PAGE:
The Final Battles, The 2nd Chindit Expedition 1944
Lentaigne Takes Command
After Wingate's death command of the Chindits was given to Brigadier Lentaigne, the commander of 111th Brigade.
Late in April it was decided to concentrate the Chindit force further north and closer to rear of the Japanese. There would now be substantial alterations to the operations of the Chindit brigades.
Orders were given to the brigades to abandon their Strongholds and move north to set up a new Stronghold and block near Hopin, 60 miles south of Mogaung. 111th Brigade was to establish this new block, code-named 'Blackpool', with 14th and 77th Brigades acting as mobile columns nearby. Wingate's original plans were now being discarded.
Some of the brigade commanders were against this and suggested instead that the existing Strongholds be kept for a few more weeks then Special Force should be evacuated and another Chindit operation re-launched. Wingate knew from previous experience that troops could only operate in these conditions for a maximum of 90 days and it was his intention to relieve them after this period.
14th and 3rd Brigade abandoned their strongholds as ordered and moved north. 77th Brigade moved towards Mogaung and Myitkyina area to assist Stilwell. After their long march the men in 16th Brigade were now exhausted and the brigade was ordered to withdraw and fly out of Aberdeen.
On 7th May 111th Brigade arrived at the site of the Blackpool stronghold but before they had time to complete their defences the Japanese attacked in force.
Handover to Stilwell
On 17th May General Slim handed over control of the Chindits to General Stilwell U.S. Army.
The role of the Chindits now changed. The Chindits would now be used as normal infantry, even though they were not equipped to and had not been trained to be. They were used to assault strong Japanese positions without the normal armour and artillery support and heavy casualties resulted. (1st Air Commandos was designed only to operate for 90 days and had by now been withdrawn)
Battle of Mogaung
77th Brigade was ordered by Stilwell to capture Mogaung at all costs and on 6th June the brigade, which then had a strength of 2,000 men, started the attack on Mogaung which was known to be held by 4,000 Japanese and strongly fortified. Fierce fighting continued until 27th June when the Japanese were eventually driven out and Mogaung captured at a very high cost. 77th Brigade had suffered 50% casualties. Two Chindits, Capt. Allmand and Rifleman Tulbahadur, won VC's at Mogaung.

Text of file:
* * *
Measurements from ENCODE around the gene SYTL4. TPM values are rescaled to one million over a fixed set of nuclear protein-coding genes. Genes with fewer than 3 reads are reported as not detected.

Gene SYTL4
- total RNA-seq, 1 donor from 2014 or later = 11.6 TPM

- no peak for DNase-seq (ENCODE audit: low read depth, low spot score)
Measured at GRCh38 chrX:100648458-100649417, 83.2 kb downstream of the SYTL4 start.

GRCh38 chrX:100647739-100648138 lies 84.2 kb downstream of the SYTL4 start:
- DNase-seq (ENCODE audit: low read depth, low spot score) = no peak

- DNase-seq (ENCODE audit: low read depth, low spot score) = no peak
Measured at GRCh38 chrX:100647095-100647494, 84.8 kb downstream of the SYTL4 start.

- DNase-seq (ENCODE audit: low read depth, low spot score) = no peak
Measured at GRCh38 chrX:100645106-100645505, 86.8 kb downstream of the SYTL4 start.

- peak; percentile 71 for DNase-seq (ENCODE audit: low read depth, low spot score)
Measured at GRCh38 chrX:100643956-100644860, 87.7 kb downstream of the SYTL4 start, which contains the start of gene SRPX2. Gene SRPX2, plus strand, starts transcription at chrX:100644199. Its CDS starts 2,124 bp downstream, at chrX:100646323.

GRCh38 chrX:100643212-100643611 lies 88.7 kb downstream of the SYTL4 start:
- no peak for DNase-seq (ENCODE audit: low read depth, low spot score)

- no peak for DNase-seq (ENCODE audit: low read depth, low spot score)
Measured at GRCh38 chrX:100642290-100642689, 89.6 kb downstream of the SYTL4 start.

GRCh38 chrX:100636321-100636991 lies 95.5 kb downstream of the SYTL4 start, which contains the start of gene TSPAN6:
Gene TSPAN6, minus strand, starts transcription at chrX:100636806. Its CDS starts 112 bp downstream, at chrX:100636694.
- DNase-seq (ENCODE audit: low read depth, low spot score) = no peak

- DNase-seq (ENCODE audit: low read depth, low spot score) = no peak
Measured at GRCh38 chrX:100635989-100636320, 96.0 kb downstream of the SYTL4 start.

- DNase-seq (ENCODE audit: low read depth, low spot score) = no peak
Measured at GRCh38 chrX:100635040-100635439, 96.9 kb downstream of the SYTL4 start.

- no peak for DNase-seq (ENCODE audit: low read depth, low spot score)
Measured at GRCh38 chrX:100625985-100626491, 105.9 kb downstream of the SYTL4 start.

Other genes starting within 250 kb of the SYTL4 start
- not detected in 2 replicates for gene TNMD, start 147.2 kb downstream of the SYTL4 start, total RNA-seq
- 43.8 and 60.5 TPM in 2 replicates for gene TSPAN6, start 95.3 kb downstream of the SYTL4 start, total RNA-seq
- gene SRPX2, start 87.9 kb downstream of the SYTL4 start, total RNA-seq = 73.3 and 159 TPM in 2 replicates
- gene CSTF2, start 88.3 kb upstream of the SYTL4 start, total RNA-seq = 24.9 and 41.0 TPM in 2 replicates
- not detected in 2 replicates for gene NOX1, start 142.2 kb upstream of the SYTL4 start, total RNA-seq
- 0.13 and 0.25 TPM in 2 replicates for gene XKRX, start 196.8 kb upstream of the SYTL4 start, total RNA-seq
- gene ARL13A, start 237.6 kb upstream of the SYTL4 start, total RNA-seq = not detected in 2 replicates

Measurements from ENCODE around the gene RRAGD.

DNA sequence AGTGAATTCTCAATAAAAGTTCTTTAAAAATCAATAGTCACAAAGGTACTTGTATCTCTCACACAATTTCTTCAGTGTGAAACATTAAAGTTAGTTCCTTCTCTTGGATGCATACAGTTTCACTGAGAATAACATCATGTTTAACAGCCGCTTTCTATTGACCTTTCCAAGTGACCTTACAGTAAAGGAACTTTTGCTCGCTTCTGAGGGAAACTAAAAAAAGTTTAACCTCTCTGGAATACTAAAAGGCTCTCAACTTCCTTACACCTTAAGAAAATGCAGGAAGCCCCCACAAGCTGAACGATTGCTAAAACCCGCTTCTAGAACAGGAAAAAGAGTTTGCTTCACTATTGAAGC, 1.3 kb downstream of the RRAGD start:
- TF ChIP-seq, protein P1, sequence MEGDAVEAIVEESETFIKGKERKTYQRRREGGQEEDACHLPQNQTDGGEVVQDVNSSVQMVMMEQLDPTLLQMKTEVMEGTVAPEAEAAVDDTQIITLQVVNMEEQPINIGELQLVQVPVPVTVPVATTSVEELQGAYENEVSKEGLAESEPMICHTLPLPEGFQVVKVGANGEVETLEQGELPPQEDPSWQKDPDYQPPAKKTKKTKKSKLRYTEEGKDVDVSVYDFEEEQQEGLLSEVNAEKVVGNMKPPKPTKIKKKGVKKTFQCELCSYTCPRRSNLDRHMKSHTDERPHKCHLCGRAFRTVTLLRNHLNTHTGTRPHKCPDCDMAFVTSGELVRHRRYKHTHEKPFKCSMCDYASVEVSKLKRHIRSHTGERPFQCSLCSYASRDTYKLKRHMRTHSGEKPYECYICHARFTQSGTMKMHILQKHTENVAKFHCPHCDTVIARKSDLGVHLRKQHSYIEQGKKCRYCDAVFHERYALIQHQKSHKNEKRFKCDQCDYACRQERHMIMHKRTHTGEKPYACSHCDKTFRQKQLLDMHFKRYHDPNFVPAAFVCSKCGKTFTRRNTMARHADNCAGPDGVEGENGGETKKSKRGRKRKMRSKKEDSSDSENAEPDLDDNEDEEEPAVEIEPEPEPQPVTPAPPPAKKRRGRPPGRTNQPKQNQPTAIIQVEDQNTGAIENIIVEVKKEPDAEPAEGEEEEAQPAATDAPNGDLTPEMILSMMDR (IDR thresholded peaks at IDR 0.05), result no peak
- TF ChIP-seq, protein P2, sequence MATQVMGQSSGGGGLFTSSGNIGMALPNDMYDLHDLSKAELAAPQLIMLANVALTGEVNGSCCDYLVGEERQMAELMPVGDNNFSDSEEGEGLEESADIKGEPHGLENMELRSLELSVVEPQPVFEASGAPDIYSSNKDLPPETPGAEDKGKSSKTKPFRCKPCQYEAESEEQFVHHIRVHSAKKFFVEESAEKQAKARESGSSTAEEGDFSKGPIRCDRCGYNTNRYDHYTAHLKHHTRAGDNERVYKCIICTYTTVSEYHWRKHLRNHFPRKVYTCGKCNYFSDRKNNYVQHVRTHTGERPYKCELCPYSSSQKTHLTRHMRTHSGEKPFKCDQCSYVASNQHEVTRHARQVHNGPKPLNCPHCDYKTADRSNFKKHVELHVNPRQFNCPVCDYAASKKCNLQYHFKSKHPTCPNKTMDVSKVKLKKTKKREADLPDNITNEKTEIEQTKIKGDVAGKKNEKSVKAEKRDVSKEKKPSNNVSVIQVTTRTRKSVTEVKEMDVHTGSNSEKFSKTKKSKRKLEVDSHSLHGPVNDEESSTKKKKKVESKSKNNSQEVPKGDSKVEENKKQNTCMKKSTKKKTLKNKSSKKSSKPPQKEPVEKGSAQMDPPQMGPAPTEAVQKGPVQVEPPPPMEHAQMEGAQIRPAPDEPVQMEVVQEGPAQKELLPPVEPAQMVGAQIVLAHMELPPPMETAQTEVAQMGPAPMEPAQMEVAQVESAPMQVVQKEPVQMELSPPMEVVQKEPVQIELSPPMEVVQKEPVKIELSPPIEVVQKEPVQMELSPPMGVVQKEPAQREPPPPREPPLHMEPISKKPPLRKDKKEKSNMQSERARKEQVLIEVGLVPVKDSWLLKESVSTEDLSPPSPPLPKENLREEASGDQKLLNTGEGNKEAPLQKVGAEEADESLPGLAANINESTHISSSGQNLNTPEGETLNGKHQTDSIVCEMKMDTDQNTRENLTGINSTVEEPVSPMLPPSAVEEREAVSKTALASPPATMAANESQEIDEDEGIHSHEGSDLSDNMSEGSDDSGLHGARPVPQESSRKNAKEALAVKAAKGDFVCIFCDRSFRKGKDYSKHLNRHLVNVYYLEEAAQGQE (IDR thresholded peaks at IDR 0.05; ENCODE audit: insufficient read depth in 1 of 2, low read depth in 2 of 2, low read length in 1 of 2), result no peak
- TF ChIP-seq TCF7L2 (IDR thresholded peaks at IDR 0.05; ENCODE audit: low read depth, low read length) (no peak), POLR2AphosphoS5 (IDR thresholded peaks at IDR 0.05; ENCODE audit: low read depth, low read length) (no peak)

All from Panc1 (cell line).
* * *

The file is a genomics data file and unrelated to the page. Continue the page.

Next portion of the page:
Calvert was then ordered by Stilwell to take 77th Brigade to join the battle at Myitkyina. By then 77th Brigade had only 300 fit soldiers out of the original 3,000. To save what was left of the brigade Calvert risked court martial by shutting down his radios and marched out to Kamaing.
The men of 111th Brigade at Blackpool suffered similarly. The Japanese struck back violently against Blackpool with a very strong force. After 20 days of heavy artillery attacks and sustained fighting the airstrip was lost and the perimeter breached. The Japanese brought in anti-aircraft guns and these along with the monsoon rain prevented air supplies.
Short of food and ammunition 111th Brigade had no option but to withdraw from Aberdeen, taking their wounded with them as it had not been possible to evacuate them without the airstrip. The seriously wounded with no hope of survival could not be evacuated, they were mercifully shot rather than left to the Japanese.
The survivours from 111th Brigade made its way to Mokso Sakan where 600 sick and wounded were evacuated by light planes and Sunderland flying-boats landing on Lake Indawgyi.
The choice of location for Blackpool was probably an error, it proved to be too close to the Japanese front line reserves and its artillery.
While 77th Brigade attacked Mogaung, 111th, 14th and 3rd Brigades operated west of Mogaung. 111th was ordered to capture a hill, Point 2171, firmly held by the Japanese. The battle for Point 2171 went on for over two weeks until the order to pull out was given. It was here that Major Blaker won his VC.
By now the Chindits were loosing men at a high rate through exhaustion and illnesses. Mountbatten intervened to arrange for the Chindits to be inspected by doctors. In 111th Brigade just over 100 men were found to be fit for duty. When the medical reports were received, Mountbatten ordered Stilwell to evacuate the sick and wounded immediately and it was agreed that the remaining Chindit brigades would be withdrawn.
The last Chindits left Burma on 27th August 1944. On their return 1 in 2 were admitted to hospital and nearly all required rest and special diet.
Back in India the Chindits received reinforcements and began training for another operation but in February 1945 the Chindits was officially disbanded.
1944 Chindit Casualties
|Brigade||Officers||Other Ranks||Officers||Other Ranks||Officers||Other Ranks|
Source : Medical History of the Second World War: Army Medical Services, Campaigns, Volume 4, HMSO
The majority of the Chindit casualties occurred in the final phase of the campaign when they were under the direct orders of General Stilwell.